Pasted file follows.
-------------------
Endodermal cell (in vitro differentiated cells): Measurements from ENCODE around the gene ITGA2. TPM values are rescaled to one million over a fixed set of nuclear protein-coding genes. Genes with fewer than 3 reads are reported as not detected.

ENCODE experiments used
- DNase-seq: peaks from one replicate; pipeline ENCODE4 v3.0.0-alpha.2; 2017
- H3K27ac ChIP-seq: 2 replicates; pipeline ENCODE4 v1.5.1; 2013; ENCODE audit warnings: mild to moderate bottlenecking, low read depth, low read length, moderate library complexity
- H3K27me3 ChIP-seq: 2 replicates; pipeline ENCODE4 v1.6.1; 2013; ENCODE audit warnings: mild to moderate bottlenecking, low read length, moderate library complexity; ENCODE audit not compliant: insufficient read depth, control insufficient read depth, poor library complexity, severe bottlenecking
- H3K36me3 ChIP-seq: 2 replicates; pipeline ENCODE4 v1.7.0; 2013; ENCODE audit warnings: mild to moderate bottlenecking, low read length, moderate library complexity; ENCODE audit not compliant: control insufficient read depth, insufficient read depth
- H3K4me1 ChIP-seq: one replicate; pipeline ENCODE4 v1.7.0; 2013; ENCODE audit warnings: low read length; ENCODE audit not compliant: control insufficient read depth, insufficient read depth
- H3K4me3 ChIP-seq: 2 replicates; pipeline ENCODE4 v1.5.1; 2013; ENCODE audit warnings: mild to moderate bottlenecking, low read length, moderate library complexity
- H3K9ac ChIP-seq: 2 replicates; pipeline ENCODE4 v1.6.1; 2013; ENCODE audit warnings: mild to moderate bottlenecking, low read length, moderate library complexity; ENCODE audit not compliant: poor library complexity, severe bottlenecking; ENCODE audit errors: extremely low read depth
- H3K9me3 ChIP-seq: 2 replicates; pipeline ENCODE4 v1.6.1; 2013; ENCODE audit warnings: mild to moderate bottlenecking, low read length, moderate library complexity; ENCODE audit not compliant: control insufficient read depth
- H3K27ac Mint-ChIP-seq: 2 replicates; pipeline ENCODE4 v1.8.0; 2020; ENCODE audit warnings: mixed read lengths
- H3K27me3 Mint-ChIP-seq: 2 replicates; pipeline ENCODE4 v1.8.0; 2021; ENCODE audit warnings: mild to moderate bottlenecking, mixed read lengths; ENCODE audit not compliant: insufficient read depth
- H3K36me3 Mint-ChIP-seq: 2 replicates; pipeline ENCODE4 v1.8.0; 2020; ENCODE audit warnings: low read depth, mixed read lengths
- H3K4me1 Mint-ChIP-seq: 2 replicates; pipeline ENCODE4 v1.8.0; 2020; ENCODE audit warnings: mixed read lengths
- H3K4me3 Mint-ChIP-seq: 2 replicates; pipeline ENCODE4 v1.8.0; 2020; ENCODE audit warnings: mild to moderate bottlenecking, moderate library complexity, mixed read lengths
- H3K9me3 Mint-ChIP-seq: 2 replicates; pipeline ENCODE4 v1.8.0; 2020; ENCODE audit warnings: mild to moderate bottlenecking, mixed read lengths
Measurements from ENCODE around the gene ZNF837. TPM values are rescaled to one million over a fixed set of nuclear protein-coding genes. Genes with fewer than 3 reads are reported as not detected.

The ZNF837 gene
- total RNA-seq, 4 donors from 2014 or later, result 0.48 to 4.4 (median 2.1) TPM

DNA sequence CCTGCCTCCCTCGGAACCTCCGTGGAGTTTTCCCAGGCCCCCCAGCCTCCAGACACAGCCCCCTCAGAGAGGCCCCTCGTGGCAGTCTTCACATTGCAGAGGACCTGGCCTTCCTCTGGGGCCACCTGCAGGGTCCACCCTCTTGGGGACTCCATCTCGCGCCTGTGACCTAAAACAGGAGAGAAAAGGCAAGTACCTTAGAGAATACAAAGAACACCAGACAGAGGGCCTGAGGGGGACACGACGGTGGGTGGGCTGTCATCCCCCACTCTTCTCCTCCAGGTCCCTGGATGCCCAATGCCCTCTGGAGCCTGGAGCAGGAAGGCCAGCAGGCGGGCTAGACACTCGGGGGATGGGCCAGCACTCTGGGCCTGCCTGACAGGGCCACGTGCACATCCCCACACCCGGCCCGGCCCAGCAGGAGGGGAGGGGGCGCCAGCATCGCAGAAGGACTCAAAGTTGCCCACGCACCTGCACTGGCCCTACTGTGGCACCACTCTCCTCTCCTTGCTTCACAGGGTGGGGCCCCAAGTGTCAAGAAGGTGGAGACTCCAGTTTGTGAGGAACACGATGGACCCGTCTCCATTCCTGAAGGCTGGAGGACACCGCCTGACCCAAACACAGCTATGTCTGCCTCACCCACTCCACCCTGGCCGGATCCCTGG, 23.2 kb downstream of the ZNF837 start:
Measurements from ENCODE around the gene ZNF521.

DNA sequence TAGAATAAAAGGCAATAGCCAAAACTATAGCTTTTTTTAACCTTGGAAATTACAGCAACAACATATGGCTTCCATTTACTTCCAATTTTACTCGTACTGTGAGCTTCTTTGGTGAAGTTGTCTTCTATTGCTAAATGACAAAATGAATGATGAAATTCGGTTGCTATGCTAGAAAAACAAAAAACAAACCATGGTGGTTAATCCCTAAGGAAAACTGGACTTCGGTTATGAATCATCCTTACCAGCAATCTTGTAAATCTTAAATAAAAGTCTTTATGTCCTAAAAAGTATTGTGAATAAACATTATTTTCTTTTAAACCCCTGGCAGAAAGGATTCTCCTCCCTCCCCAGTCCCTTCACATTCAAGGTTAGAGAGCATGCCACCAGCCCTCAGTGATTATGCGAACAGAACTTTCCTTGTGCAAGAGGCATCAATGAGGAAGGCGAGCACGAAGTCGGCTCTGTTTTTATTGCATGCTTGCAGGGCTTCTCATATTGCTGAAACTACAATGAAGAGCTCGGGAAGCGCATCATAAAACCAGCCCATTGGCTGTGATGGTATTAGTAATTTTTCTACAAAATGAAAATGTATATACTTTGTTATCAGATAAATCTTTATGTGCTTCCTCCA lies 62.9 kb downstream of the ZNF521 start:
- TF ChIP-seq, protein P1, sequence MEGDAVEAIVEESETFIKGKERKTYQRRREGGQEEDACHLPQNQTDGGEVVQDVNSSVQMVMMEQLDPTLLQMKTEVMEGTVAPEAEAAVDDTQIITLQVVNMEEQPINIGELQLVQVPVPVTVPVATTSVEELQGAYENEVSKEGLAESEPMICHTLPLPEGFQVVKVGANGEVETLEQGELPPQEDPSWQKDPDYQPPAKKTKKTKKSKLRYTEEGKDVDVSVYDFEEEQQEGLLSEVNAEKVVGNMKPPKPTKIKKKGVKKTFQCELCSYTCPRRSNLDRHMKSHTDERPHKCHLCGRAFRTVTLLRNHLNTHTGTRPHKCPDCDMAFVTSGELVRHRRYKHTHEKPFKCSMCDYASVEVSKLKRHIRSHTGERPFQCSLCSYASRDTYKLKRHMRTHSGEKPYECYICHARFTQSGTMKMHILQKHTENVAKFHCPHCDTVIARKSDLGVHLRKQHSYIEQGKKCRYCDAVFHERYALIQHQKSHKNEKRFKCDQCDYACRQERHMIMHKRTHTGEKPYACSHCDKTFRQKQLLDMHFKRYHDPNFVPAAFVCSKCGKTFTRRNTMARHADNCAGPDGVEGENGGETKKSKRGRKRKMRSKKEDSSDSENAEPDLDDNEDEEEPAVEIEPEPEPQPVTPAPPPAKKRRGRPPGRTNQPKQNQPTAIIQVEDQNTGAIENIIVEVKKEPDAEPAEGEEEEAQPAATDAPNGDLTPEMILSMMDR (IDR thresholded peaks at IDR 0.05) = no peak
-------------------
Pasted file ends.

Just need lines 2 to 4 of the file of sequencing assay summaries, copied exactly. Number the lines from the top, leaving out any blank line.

ENCODE experiments used
- DNase-seq: peaks from one replicate; pipeline ENCODE4 v3.0.0-alpha.2; 2017
- H3K27ac ChIP-seq: 2 replicates; pipeline ENCODE4 v1.5.1; 2013; ENCODE audit warnings: mild to moderate bottlenecking, low read depth, low read length, moderate library complexity